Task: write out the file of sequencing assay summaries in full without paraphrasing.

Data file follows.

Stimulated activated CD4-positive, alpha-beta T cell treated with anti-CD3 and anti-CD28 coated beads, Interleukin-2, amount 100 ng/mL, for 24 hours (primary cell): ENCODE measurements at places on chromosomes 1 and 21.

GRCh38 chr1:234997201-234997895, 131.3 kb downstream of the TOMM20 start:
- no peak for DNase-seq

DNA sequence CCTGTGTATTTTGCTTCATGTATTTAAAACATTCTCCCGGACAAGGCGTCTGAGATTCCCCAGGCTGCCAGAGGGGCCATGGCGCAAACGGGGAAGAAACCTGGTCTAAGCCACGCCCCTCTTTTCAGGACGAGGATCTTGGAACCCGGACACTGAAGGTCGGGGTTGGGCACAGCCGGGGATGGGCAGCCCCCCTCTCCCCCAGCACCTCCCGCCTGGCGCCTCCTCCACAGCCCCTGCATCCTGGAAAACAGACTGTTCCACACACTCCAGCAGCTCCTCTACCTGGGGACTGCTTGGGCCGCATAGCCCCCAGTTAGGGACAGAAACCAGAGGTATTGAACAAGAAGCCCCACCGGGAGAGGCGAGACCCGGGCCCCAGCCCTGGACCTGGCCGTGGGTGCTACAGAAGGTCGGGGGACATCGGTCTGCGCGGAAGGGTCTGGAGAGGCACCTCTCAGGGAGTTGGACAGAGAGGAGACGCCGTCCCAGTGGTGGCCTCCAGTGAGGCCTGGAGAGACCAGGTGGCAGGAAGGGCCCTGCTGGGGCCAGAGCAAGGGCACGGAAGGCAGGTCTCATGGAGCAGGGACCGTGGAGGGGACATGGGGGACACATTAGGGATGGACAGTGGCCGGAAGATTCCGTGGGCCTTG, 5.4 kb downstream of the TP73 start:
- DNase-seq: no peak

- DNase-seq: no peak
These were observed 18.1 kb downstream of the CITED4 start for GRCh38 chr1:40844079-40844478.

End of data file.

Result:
Stimulated activated CD4-positive, alpha-beta T cell treated with anti-CD3 and anti-CD28 coated beads, Interleukin-2, amount 100 ng/mL, for 24 hours (primary cell): ENCODE measurements at places on chromosomes 1 and 21.

GRCh38 chr1:234997201-234997895, 131.3 kb downstream of the TOMM20 start:
- no peak for DNase-seq

DNA sequence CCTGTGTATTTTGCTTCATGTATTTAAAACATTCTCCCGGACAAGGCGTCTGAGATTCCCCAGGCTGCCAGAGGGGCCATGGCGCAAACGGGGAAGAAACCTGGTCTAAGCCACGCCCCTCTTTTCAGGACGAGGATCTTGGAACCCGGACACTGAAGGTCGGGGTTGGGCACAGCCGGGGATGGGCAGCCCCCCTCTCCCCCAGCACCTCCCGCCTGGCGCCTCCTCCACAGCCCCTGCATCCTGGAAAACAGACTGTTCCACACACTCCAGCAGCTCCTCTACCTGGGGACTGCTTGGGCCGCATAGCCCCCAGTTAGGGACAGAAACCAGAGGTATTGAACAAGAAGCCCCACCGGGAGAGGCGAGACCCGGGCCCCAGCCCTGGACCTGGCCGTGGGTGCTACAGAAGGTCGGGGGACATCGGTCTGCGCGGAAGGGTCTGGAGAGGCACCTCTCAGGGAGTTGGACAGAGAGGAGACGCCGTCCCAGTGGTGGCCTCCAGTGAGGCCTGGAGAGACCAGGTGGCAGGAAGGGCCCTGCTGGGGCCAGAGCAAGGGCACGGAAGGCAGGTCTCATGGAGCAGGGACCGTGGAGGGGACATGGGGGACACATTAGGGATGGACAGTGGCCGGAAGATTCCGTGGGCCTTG, 5.4 kb downstream of the TP73 start:
- DNase-seq: no peak

- DNase-seq: no peak
These were observed 18.1 kb downstream of the CITED4 start for GRCh38 chr1:40844079-40844478.